The relative moisture in leaves and branches of Luotian was 55.1–60.1% and 52.5–58.2%, respectively, (Fig. 11e), and 47.6–60.7% and 50.5–63.3% for Lanceolata (Fig. 11f). The differences were small and decreased slightly as depth into crown base increased. However, in every crown layer, the relative branch moisture for Luotian was always higher than the relative leaf moisture by an average of 2.2% (Fig. 11e). Conversely, the relative leaf moisture was 1.8% higher than the relative branch moisture for Lanceolata (Fig. 11f).

Discussion

Canopy structure and tree morphology influence environmental conditions in a stand, tree growth, and most forest functions and services (Pretzsch 2014), while canopy structure and tree morphology are determined to some extent by the crowns of individual trees in a stand. Crown size thus influences the growth, carbon sequestration, shading, filtering of fine air particulates, and risk of wind-break for other trees (Pretzsch et al. 2015). Crown structure and size are closely related to branches, especially the number and length of first-order branches, and to tree crown height.

In general, age structure of tree branches is directly related to tree age and spatial competition. The maximum age of live branches is theoretically close to the tree age in the absence of competition. In this study, the oldest live branches on 15–23-year-old Luotian trees was 5–6 years. The oldest branch age was not much affected by tree age. Live branches that were 7 years old or more naturally died and broke off from the main trunk. In the same growth environment, the oldest branch ages in Lanceolata increased with tree ages. Few branches in the lower crown layers died, but they still remained on the trunk. This variation in the lateral branch age structure is unique to Luotian (supplementary material 3). This characteristic might be a key factor underlying the unique morphological structure of its crown. Through branch anatomical analysis, Xiong (1984) argued that nutrient supply in 3–5-year-old lateral branches was blocked by a concave under the center of the branch junction, resulting in the natural death of the lateral branches. However, the exact mechanism and physiological response are still unclear.

A crown feature of Luotian is that it only has two orders of branching, which is very different from other coniferous species that have multiple-order branching. Due to this relatively simple branching feature and the fact that its older branches naturally die and fall off, the total number of branches in Luotian was significantly lower, compared to Lanceolata. The average number of first-order lateral branches per tree in Luotian was 12.9% lower than in Lanceolata (Table 4). Meanwhile, the number of branches per whorl and the average number of branch whorls in the crown with average crown height in Luotian was 21.8% and 51.1%, respectively, greater than in Lanceolata (Table 4). Additionally, more than 90% of lateral branches in Luotian were concentrated in the middle and top parts of the crown and in the horizontal 1-m radius. Therefore, Luotian had a thicker crown. This characteristic may be related to the strong sprouting ability of the axillary buds of the main trunk in Luotian or to the simultaneous inhibition of the apical buds on the lateral branches (Xiong 1984). The dense crowns help to enhance the photosynthetic capacity of the crown.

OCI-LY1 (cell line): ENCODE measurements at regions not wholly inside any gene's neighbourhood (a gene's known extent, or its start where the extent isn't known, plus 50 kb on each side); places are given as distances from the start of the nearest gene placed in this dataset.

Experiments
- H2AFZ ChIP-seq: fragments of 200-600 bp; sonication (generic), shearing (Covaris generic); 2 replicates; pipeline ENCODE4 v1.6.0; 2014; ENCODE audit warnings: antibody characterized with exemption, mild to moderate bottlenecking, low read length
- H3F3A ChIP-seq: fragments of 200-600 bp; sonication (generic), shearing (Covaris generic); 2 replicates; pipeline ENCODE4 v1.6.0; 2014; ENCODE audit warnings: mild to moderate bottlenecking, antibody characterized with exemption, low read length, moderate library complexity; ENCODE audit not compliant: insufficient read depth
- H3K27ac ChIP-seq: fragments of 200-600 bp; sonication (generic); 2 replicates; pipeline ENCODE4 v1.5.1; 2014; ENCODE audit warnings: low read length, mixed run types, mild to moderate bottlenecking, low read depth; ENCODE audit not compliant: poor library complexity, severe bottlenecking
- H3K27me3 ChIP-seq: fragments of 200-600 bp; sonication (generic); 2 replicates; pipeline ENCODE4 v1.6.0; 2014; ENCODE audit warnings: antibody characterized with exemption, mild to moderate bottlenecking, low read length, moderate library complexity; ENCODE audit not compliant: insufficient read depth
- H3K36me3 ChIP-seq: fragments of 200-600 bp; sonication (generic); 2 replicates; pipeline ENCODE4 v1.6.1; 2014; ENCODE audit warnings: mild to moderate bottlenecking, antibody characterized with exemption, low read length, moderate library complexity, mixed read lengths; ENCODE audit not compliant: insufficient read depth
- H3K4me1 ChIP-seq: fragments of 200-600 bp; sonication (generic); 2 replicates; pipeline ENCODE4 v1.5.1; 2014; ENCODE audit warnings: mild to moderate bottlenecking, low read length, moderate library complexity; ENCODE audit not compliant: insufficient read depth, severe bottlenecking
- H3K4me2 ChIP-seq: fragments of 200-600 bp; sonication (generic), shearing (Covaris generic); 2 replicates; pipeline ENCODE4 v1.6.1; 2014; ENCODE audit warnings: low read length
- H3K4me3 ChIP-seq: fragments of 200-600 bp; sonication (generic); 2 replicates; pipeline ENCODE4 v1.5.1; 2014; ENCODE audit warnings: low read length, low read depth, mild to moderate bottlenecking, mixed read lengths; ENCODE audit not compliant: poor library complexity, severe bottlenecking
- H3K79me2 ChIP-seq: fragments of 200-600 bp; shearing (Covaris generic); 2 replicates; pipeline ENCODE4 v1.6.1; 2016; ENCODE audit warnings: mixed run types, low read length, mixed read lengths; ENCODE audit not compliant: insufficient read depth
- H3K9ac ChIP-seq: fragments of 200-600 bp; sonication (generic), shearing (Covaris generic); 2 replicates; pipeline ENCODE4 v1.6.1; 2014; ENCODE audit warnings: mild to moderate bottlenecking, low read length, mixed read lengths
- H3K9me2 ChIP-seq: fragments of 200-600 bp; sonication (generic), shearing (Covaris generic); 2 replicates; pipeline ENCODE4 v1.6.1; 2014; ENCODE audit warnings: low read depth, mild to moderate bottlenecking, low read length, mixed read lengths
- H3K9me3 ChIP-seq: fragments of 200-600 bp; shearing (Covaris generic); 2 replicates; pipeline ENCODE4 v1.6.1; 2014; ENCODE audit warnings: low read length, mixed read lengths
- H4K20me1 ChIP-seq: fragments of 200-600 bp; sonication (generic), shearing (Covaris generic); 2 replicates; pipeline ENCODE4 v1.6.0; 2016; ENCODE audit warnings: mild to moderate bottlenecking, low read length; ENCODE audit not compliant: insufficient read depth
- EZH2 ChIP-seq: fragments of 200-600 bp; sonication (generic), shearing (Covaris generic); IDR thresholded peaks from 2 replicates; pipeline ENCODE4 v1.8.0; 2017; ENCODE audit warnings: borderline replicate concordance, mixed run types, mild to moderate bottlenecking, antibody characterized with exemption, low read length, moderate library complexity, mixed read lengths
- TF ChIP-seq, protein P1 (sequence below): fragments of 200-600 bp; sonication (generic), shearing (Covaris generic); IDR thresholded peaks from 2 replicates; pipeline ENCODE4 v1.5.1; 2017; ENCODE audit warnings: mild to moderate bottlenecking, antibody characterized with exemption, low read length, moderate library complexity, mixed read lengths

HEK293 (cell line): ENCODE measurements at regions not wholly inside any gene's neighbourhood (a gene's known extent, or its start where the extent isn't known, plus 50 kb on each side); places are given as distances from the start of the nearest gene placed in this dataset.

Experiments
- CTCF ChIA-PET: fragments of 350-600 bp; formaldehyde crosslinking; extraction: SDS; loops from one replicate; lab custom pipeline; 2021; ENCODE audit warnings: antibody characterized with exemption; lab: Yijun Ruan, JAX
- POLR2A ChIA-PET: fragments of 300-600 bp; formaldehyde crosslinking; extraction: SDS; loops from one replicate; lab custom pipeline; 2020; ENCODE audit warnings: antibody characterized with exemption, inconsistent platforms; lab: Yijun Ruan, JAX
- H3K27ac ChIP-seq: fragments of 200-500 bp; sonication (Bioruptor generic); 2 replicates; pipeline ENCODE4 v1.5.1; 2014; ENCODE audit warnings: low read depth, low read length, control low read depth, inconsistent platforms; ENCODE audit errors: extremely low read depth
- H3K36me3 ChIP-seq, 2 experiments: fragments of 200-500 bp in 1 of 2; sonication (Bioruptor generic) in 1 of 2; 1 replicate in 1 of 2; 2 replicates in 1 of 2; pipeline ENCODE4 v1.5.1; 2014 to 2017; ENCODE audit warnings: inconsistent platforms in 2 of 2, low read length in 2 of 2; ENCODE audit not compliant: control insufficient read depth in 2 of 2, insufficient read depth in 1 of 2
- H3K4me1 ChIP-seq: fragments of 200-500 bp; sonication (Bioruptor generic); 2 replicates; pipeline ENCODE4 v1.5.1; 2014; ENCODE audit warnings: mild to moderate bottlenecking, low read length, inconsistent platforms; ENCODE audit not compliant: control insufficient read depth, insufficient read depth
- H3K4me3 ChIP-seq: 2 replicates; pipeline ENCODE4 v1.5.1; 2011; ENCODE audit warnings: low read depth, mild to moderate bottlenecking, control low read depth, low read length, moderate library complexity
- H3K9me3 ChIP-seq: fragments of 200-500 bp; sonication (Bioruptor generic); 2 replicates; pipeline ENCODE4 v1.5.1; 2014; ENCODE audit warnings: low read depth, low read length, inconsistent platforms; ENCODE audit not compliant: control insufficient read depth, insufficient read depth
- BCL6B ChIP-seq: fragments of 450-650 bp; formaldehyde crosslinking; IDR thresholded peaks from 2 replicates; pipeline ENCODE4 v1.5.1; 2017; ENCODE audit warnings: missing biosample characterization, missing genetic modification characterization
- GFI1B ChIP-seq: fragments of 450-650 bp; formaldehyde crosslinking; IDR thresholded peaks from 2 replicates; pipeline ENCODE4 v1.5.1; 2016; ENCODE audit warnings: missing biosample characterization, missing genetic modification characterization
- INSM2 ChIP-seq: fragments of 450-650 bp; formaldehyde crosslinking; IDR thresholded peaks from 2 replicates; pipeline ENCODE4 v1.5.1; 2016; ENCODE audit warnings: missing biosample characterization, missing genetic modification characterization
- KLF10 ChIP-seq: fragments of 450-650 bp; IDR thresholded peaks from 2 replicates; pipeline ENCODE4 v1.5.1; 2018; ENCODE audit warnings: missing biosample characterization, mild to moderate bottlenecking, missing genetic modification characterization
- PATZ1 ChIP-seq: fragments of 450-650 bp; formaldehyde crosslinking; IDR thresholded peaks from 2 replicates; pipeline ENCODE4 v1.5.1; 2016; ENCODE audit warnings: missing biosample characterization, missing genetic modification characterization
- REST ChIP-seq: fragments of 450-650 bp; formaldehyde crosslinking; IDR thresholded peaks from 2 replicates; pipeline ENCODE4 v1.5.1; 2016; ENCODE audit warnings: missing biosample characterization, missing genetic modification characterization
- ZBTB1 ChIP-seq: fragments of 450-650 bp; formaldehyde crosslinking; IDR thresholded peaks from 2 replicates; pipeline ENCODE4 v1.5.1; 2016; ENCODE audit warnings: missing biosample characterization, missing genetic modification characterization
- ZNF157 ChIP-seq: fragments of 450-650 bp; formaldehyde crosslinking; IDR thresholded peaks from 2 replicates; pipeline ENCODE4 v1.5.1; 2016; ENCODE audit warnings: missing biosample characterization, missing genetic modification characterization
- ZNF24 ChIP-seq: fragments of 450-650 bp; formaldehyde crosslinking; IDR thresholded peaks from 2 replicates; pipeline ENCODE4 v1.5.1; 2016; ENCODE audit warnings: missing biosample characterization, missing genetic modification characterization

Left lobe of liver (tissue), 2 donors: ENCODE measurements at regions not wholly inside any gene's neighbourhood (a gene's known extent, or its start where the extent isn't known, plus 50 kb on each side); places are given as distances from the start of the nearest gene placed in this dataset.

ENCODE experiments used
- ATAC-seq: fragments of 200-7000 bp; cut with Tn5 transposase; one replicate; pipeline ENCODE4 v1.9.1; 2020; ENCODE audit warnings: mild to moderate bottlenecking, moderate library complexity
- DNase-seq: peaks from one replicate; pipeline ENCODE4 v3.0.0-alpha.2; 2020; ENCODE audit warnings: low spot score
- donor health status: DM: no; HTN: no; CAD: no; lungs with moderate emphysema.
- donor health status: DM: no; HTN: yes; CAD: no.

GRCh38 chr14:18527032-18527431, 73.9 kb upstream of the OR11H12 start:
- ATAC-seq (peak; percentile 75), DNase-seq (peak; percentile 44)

The branching angles of Luotian and Lanceolata increased with increasing height of the crown base. The increase in branching angles is greater in the upper crown layers than in the middle and lower layers. This vertical distribution is in accordance with several studies (Zeide 1991; Deleuze et al. 1996; Baldwin and Peterson 1997; King 1998; Mäkinen and Colin 1998; Ishii et al. 2000; Gielen et al. 2002; Ruan 2003; Du et al. 2010; Beaulieu et al. 2011; Lintunen 2013; Yoshimura 2013; Wu 2014). However, branching angles and the range in vertical variation of the branching angles of Luotian were remarkably larger than those of Lanceolata; 71.8% of the branching angles in Luotian were more than 90°, while 97.4% of the branching angles in Lanceolata were ≤ 90° (Fig. 5a). The larger branching angles reflected the branch drooping of Luotian. This feature is the most important and obvious characteristic of the crown structure of this variety. Xiao et al. (2006) showed that larger branching angles in Pinus sylvestris var. mongolica Litv. had a direct effect on the absorption and utilization of sunlight, improving the efficient use of spatial resources. While the photosynthetic rates in the leaves on 1–2-year-old branches were not very different in Luotian and Lanceolata, the photosynthetic rates in the leaves of more than 3-year-old branches in Luotian were obviously lower those in Lanceolata (Huang et al. 2013). The results suggest that larger branching angles may not improve the photosynthetic efficiency of Luotian: therefore, the photosynthetic characteristics of its crown have yet to be studied comprehensively and systematically.